In 1931, George Orwell wrote a magnificent essay simply entitled, “A Hanging.” That piece is a hauntingly simple story of a prison execution. There is no fantasy in the dying and we are made real and substantial witnesses.
Here’s an excerpt from the essay:
It is curious, but till that moment I had never realized what it means to destroy a healthy, conscious man. When I saw the prisoner step aside to avoid the puddle, I saw the mystery, the unspeakable wrongness, of cutting a life short when it is in full tide. This man was not dying, he was alive just as we were alive. All the organs of his body were working — bowels digesting food, skin renewing itself, nails growing, tissues forming — all toiling away in solemn foolery. His nails would still be growing when he stood on the drop, when he was falling through the air with a tenth of a second to live. His eyes saw the yellow gravel and the grey walls, and his brain still remembered, foresaw, reasoned–reasoned even about puddles. He and we were a party of men walking together, seeing, hearing, feeling, understanding the same world; and in two minutes, with a sudden snap, one of us would be gone — one mind less, one world less.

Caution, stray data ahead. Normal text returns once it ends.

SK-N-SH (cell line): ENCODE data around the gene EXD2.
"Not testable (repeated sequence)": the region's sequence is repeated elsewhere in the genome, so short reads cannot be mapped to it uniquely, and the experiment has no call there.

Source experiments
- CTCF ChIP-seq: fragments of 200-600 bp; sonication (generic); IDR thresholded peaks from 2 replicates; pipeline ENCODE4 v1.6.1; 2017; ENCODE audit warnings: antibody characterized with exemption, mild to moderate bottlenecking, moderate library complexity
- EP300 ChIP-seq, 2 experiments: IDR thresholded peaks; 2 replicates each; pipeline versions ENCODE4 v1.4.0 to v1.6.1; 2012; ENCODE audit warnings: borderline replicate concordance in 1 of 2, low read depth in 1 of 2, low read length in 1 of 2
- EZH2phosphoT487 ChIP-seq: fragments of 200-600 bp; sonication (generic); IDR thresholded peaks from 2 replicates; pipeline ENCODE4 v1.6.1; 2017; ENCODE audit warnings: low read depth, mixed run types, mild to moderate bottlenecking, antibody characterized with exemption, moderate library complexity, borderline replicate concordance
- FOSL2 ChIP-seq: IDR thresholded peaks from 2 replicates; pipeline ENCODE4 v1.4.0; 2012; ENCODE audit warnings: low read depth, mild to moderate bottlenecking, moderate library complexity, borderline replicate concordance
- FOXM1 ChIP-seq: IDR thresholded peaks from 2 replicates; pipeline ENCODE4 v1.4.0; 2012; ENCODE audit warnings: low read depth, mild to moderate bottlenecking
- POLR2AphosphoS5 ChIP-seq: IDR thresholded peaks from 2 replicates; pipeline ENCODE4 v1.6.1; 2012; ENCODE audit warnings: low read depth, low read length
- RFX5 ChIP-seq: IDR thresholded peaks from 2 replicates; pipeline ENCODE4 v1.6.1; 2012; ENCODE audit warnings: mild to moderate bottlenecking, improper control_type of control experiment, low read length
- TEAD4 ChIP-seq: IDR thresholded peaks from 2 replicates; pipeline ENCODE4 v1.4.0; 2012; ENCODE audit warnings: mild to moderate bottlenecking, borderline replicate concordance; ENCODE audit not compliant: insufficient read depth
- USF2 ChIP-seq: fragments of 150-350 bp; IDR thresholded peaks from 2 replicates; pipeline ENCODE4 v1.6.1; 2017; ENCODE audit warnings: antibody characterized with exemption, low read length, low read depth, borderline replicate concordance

As George Orwell records what he sees, we are left — 80 years later — in the wake of a strange aftermath of remorse while reading.
We wonder if there is a better way ahead of us than killing those who have harmed us.
If we use violence to punish violence — how will we ever be rid of violent acts?
If we are defined by our behaviors — and made better by our deeds — can it be possible to live a human life without the need to defile the beauty of our vessel in order to eradicate the evil that hides within?